Friday, October 11, 2013

If You Don't Do This, Your Freelancing Business is Doomed to Fail

A good number of people who aspire to be freelancers end up disillusioned after just a year or two of trying. That's because when we think about working without a boss, we immediately paint a rosy picture in our heads about getting ardent calls from clients, working at our own pace, and getting paid at a rate that is at par with our creative talent. 

In short, we fantasize about every aspect of our careers running smoothly.

Well, I'll be honest with you. This is something that happens only after you've gone through all the hard work necessary for you to sustain yourself as an independent worker.

You may find it appealing that a freelancer has the freedom to choose from a wide selection of projects and tasks. But it will take time building a resume, and it's even more difficult to build a good reputation, so let me give you the formula -- the only formula -- you should master if you want to be a top-earning freelancer.

Here it is:

Be professional at all times.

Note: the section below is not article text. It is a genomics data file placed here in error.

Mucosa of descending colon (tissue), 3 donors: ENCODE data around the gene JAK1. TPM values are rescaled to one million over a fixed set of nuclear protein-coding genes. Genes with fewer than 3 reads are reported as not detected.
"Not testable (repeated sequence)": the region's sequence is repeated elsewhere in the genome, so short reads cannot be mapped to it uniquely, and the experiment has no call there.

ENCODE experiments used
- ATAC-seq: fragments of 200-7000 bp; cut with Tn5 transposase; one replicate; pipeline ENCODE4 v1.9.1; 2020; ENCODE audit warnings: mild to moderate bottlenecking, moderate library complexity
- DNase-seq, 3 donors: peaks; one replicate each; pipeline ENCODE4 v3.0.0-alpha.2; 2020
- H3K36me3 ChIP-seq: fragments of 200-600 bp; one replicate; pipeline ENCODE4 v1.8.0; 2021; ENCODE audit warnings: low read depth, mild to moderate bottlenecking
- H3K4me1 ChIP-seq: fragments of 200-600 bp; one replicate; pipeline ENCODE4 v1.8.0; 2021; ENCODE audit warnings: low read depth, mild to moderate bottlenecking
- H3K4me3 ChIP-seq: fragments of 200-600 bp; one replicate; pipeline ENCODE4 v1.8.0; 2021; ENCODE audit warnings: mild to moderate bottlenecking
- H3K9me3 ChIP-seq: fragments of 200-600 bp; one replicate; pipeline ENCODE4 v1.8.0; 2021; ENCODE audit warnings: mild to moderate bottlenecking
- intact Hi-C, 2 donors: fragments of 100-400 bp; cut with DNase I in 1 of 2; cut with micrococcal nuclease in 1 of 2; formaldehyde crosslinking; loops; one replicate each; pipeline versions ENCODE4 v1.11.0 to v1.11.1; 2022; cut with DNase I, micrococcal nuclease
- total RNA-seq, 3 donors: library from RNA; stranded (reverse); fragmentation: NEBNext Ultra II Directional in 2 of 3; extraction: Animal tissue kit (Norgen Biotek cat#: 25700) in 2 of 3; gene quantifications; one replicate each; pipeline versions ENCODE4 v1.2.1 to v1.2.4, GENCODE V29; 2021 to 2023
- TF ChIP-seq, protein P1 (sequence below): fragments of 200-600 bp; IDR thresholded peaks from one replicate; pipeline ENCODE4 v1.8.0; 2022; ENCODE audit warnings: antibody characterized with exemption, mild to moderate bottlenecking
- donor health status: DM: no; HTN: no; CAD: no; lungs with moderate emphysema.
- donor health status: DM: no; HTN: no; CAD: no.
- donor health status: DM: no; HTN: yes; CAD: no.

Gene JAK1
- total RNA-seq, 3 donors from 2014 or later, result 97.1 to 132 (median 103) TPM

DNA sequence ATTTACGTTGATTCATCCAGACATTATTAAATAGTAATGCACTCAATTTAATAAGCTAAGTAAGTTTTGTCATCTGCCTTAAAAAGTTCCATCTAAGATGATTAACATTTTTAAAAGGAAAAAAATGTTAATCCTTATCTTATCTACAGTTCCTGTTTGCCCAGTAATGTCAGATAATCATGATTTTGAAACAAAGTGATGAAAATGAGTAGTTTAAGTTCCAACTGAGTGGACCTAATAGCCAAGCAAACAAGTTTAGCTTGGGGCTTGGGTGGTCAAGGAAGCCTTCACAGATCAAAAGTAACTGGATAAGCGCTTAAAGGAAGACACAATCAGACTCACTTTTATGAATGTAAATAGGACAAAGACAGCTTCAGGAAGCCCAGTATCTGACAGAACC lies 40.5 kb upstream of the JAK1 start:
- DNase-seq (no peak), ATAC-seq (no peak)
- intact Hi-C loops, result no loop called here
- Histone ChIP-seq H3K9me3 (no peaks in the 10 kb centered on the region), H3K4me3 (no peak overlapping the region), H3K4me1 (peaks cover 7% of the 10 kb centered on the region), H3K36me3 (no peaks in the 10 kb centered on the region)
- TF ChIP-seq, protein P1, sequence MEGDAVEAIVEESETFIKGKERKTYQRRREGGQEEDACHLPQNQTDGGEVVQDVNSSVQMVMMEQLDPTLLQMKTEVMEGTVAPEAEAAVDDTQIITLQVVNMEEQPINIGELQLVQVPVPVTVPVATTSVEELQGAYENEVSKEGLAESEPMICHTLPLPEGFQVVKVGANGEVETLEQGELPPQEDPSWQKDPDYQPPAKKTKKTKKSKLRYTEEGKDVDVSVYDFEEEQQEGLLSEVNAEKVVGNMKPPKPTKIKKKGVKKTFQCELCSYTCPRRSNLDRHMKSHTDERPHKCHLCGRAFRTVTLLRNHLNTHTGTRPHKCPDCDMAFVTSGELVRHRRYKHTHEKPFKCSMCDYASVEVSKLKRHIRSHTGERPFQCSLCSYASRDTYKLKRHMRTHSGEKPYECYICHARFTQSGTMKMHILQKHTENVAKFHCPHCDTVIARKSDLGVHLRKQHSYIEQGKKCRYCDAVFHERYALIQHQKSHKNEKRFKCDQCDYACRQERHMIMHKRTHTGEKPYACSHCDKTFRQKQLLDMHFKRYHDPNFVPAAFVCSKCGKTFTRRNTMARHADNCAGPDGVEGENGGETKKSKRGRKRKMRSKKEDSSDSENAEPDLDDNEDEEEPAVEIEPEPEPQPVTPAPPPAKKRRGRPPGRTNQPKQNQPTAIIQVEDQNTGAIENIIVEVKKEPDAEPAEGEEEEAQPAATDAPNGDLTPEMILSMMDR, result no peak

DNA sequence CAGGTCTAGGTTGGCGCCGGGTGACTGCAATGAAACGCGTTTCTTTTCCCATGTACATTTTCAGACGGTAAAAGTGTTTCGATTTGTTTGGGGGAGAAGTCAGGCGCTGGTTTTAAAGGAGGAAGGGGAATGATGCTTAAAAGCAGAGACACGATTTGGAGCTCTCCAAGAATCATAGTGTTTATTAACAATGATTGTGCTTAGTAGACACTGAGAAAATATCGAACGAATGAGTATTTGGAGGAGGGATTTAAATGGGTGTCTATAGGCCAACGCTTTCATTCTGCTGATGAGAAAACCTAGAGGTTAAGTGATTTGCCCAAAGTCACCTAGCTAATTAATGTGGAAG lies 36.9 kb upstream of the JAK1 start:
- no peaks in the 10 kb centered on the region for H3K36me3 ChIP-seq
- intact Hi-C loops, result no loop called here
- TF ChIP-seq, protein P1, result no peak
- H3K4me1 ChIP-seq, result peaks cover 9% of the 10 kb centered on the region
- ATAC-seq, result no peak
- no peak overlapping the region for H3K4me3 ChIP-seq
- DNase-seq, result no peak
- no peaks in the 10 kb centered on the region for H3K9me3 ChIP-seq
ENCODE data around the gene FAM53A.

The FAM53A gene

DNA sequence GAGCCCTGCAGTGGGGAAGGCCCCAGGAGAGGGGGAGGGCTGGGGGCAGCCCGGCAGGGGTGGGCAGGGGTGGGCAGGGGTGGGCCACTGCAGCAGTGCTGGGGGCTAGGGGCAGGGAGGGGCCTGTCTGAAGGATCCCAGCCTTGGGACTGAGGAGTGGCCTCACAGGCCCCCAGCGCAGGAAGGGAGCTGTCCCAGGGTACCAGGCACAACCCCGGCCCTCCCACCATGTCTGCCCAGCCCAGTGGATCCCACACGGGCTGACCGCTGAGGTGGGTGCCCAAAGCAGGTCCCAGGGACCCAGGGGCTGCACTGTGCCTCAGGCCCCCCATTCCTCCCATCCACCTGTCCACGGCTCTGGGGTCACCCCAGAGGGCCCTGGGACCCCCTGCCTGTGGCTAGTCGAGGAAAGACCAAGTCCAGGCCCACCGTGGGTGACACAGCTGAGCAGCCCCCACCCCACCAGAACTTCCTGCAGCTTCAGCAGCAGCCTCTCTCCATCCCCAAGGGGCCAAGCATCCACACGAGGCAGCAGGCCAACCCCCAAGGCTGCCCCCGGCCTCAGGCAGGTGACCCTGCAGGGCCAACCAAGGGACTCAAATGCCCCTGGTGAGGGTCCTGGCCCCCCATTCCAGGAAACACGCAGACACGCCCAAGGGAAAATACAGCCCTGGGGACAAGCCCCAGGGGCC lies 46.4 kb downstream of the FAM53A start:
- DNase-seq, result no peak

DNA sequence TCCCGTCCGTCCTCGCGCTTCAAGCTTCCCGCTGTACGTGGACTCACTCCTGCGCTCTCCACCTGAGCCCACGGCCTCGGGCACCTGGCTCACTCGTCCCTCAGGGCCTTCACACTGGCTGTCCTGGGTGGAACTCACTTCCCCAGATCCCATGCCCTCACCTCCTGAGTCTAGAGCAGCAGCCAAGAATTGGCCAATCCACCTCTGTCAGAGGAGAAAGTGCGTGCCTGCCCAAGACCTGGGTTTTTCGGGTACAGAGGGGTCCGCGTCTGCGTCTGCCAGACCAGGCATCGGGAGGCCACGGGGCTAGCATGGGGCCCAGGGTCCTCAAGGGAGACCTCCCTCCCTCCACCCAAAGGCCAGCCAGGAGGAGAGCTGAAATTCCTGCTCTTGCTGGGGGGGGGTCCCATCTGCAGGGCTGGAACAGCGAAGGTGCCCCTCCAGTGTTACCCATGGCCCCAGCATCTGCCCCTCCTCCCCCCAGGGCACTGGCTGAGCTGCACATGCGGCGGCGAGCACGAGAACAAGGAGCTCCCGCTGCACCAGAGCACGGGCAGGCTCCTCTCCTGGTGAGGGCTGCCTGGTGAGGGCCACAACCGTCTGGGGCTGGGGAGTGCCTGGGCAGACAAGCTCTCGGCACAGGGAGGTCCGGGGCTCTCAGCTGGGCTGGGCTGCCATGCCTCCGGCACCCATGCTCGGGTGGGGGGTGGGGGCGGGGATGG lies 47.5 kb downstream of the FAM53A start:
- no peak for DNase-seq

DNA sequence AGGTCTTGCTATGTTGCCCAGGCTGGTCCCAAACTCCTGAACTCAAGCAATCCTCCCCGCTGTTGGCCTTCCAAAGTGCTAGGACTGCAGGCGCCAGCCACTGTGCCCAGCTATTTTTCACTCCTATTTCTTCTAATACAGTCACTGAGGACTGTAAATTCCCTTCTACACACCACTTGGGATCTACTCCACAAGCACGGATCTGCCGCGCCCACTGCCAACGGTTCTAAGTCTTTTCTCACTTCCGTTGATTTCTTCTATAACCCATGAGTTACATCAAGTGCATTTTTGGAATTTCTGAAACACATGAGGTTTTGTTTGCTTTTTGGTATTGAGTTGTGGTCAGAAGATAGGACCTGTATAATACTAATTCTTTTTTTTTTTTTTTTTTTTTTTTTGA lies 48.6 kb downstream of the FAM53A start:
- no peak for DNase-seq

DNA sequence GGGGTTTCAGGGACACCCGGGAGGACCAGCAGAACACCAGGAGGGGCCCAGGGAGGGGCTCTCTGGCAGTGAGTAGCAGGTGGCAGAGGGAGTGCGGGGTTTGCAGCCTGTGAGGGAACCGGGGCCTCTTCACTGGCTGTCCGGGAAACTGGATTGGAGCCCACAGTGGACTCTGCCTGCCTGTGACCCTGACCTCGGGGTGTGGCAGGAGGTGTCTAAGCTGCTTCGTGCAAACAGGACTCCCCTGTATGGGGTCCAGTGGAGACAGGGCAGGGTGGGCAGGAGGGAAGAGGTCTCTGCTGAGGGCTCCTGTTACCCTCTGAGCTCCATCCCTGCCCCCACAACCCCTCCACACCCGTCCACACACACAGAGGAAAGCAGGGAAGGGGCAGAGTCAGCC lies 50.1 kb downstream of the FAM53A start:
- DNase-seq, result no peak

Allow me to illustrate further as I talk about another field that has similarities to freelancing: modeling.

Talent scouts and agents are unanimous in saying that the most lucrative jobs and assignments don't always go to the best-looking or prettiest models. One even went as far as saying, "There are lots of pretty faces in the business, but they have the most horrible people skills."

And no aspiring model can make it big if it's apparent that she's not prepared during go-sees and is often late for photo shoots.

Likewise, you need to conduct yourself in the most professional way possible if you want to be a joy to work with. As soon as you receive a request for a price quote, whether by phone or email, do your best to respond within no more than 48 hours.

Improve your skills in articulating your worth as a freelancer and learn to negotiate. There will be clients who will allow you to "name your price," so to speak. And unless you have a fairly accurate assessment of your skills, you might come out in the losing end of the project.

Stay tuned for my next few articles about developing professionalism.

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